The photograph below is the junction with Handboogstraat to the left which itself is a no through road for driving, but fine for walking and cycling.

The interesting thing here is that again there has been a rebuild and car parking has been removed in favour of planting in the street and an adjustment in the horizontal geometry. The previous layout had a very narrow and virtually unusable footway to the right with a car parking bay in front. From a driver's point of view, the space ahead was a straight line. The rebuild now requires drivers to actually steer.

Turning north from Westerstraat, the photograph above shows Graswinckelstraat at its junction with Plateelstraat which has also been recently reconstructed. Here, the footway on the left is new and replaces what was a fairly open junction.

The photograph above is Plateelstraat itself and perhaps the new footway on Graswinckelstraat provides both another speed reducing feature and a bit more dedicated walking space to transition to the side street.

At the northwestern end of Graswinckelstraat, we meet Buitenwatersloot and it's from here, the photograph above looks back into Graswinckelstraat, but we are now outside the woonerf. The buildings either side are a fabric shop and a butchers and in fact there is a little cluster of local shops here.

Buitenwatersloot is an interesting street in its own right. There's a canal running down the middle of the street. On the southeastern side, there is one-way motor traffic access and two-way cycling. In fact this street is part of a cycle route which eventually take you to the Hook of Holland. The photograph above is taken from a bridge over the canal looking back at the junction with Van Bleyswijckstraat which connects back to Westerstraat. The bridge is S-shaped with long ramps on each side of the canal and so is accessible to all.

If one continues southeast on Buitenwatersloot a little further, there is no route through for general traffic (above). It turns out that Westerkwartier is actually a low traffic neighbourhood in its own right with several woonerven within. In Dutch design guidance, the woonerf is a sub-cell of a low traffic neighbourhood (give or take).

On the northwest side of the canal, the street is pedestrianised and strictly speaking, not for cycling (but people do). The shop on the left in the photograph above is a bakery which serves the local area - this place is already an 15-minute city!

There is design guidance on the design of woonerven in "Recommendations for traffic provisions in built up areas" which is sort of like the general Dutch road and street design manual. It has been around since the 1990s and in some parts feels a bit long in the tooth, but it is an interesting reference guide and it can certainly help us unpick the design elements of a woonerf. Above is an example where car parking is used to create a chicane (but of course this could be anything other than car parking) and below is an example of where the centreline can be shifted at a crossroads.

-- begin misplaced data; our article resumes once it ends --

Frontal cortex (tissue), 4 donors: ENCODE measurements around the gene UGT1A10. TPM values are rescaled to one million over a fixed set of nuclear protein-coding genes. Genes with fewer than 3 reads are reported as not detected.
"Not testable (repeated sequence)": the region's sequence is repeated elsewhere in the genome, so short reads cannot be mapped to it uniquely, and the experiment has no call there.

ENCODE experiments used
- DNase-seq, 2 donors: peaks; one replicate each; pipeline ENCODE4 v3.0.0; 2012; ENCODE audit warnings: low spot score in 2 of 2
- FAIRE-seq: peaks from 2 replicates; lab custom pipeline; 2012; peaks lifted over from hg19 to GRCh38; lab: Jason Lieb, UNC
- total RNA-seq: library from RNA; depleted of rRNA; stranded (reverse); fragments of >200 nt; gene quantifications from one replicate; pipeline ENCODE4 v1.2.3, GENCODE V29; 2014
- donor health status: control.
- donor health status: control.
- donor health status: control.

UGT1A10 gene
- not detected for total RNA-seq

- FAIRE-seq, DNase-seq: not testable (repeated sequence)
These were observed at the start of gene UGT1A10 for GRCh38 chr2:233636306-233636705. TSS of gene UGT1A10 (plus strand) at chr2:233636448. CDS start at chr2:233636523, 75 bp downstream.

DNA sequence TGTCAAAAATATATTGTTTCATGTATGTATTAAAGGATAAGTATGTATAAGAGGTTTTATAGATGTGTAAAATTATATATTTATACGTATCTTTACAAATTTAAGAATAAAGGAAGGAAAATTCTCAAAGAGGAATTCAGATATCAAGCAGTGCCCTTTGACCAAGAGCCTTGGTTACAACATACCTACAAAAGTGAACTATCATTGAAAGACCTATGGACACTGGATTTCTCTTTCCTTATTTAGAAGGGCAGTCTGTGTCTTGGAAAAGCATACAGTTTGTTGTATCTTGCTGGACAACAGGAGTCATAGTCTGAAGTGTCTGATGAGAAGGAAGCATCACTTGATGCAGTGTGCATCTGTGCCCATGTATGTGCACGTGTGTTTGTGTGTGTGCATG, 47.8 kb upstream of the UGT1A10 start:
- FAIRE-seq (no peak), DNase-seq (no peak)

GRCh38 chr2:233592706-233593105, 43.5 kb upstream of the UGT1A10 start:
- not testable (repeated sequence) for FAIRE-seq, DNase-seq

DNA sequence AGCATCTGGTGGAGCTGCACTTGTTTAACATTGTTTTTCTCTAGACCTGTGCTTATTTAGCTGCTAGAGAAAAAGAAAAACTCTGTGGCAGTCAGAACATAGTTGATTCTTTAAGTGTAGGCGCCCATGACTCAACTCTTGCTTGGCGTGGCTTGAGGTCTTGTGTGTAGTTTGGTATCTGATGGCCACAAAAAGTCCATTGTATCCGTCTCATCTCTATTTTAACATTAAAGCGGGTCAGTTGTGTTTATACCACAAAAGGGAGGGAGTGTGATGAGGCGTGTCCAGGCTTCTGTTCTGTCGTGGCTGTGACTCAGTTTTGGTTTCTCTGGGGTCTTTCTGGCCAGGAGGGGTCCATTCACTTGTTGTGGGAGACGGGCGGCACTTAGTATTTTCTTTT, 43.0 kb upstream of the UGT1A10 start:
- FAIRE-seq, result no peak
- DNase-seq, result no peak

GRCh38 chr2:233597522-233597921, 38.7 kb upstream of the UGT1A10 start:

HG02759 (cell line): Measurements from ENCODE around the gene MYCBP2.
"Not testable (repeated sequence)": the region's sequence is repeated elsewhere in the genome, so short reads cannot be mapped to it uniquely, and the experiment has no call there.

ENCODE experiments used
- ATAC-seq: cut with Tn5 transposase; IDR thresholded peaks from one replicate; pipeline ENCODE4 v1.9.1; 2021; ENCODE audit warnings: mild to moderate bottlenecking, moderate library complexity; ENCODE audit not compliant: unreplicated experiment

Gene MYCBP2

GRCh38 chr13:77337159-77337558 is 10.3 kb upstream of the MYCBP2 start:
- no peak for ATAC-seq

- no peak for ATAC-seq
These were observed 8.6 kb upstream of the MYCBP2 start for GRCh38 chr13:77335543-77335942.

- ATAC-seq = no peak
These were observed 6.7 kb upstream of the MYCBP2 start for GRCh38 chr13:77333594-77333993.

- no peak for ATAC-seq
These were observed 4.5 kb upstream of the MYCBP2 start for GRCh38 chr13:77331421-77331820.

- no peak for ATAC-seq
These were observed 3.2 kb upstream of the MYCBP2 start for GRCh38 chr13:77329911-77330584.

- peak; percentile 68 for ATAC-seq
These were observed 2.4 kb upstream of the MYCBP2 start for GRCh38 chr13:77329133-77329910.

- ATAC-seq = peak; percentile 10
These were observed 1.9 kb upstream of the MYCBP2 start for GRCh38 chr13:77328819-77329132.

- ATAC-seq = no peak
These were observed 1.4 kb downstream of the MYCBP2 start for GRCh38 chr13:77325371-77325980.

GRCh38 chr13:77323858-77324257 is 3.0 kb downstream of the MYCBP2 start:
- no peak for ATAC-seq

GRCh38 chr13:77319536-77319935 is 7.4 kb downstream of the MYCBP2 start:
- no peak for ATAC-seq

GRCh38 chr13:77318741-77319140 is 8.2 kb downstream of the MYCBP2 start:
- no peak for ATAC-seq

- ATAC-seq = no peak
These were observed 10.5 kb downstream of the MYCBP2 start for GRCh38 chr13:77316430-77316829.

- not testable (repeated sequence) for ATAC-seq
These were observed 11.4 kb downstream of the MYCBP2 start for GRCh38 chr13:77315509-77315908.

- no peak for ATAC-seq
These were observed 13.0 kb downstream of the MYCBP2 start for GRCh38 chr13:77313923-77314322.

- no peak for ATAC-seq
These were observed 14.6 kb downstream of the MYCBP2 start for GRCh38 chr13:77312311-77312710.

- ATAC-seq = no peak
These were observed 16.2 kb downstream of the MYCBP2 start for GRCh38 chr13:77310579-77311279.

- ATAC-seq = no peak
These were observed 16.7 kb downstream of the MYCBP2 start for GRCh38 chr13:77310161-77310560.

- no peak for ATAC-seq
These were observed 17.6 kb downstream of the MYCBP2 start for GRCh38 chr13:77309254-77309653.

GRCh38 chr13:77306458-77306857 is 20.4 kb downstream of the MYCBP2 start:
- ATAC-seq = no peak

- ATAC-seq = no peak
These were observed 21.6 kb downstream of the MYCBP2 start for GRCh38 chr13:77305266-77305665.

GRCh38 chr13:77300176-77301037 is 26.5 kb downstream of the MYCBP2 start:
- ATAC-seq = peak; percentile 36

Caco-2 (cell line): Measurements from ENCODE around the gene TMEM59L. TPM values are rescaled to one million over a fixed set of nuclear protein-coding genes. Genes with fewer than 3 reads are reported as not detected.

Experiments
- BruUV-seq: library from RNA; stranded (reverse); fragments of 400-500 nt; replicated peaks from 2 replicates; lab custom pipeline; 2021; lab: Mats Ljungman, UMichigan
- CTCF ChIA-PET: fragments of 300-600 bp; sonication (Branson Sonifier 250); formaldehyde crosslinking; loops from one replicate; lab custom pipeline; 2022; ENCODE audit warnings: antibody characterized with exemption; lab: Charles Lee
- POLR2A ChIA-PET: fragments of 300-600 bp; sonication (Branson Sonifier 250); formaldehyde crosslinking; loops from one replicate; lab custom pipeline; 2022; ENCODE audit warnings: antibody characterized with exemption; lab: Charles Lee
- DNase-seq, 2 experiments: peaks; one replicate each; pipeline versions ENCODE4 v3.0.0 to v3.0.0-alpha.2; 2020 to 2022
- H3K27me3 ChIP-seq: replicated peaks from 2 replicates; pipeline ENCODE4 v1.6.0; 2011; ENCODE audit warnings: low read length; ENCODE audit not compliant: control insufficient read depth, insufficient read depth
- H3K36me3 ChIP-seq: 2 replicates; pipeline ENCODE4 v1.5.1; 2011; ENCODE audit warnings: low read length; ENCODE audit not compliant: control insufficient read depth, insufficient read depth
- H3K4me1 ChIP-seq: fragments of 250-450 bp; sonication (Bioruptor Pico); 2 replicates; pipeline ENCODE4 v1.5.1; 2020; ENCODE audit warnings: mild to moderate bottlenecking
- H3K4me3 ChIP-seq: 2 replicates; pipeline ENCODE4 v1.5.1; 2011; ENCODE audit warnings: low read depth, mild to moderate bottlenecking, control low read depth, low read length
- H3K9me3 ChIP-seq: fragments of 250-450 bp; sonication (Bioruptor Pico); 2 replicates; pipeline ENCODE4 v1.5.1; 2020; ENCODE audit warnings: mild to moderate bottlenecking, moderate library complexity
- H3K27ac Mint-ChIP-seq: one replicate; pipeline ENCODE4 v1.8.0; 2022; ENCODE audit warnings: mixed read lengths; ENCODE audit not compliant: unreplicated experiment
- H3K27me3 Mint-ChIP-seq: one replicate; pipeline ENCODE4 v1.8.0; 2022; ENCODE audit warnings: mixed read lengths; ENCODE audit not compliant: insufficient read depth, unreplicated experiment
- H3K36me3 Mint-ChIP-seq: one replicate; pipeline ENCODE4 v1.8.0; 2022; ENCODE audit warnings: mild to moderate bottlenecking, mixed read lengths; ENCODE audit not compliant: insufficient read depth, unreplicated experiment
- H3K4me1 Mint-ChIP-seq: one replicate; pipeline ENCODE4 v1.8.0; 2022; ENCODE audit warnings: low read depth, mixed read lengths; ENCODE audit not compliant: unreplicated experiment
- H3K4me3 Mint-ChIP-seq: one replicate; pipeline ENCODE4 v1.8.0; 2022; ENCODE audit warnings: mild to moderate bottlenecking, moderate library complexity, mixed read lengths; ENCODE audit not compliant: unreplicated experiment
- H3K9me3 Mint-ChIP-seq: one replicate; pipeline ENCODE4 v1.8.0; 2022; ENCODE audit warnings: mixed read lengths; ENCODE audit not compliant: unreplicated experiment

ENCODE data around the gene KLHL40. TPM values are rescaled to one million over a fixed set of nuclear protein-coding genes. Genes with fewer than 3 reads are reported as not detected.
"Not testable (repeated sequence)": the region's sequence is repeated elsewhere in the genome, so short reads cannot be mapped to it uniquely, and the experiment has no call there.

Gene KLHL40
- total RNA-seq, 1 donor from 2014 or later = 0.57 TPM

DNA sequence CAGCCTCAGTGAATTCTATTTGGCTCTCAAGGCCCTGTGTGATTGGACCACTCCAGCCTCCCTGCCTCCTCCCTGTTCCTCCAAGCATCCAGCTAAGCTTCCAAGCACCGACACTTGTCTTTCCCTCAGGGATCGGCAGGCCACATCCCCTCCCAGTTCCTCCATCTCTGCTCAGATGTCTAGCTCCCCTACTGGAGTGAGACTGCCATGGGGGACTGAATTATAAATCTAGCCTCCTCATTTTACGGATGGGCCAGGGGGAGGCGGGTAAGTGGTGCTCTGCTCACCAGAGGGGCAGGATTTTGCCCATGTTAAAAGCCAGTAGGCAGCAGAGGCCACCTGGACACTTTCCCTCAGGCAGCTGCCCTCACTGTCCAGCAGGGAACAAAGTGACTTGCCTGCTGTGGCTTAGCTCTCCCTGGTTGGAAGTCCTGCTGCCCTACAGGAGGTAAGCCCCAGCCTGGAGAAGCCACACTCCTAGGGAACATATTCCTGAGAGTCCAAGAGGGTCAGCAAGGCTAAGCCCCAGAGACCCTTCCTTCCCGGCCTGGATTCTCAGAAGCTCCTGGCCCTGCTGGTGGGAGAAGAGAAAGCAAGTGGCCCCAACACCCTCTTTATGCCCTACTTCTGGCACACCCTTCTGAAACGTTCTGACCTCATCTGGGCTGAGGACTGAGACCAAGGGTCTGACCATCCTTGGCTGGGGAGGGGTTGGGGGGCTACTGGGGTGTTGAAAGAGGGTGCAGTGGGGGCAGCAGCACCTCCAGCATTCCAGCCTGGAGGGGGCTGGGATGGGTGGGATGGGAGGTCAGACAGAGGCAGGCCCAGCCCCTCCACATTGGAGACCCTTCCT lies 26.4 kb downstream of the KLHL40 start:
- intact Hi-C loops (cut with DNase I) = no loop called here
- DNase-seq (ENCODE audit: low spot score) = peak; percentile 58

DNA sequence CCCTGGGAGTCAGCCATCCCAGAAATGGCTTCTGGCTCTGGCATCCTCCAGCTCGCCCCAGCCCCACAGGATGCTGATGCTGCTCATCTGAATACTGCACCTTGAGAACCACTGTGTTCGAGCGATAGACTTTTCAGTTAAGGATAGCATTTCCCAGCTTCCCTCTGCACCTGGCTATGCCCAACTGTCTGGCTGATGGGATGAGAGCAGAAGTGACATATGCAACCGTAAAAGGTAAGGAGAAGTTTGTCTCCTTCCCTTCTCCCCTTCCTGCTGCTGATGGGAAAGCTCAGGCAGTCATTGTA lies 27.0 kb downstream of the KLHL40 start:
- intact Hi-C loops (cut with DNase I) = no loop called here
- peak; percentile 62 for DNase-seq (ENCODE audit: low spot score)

The guidance also talks about the motor traffic flow needed to be under 100 vehicles an hour which is roughly the threshold below which people start to take control of the street on foot and crucially, there's guidance on the maximum size a woonerf should be which reinforces the idea that it's a subcell of an LTN. If you want to learn more about the details, I recommend the short (free) course from Urban Mobility Academy "Designing a Livable Neighbourhood: The Woonerf Concept" which takes about half a day if you undertake the exercises. 

At the start of this post, I mentioned that Coenderstraat used to be a narrow street facing an elevated railway. Until 2015 this was the case, but the Spoorzone (railway zone) project buried the railway as it went through Delft. The project released land on the surface for redevelopment including a new station which is easily accessible to Westerkwartier and helps reconnect this part of the city to the whole.

The other interesting thing is around car parking in the area. There was a backlash from residents when permit parking was proposed in 2001 and a residents' association was formed. Then as part of the railway zone scheme, lots of car parking was removed which prompted residents' groups to commission the Delft Technical University to undertake a study. This was generally a short lived problem as new underground parking was built.

I have been interested in wresting places back from the utter dominance of the car for a decade and my walk around Westerkwartier and in particular Westerstraat has well and truly cemented that interest. While the streets here are narrow, interesting, beautiful, quiet and community-facing, their operation are underlain by simple traffic management techniques. None of this is technical. It is all political.


  1. I was visiting Delft from the US in October. Walked some of the same streets you mention here and loved the difference that prioritization of bikes and people (and public transport) makes. I didn't want to leave!

    1. The thing for me was just how subtle the design was and how it just worked. We cycled between Rotterdam and Delft, so it was fascinating to see this in action between two cities too.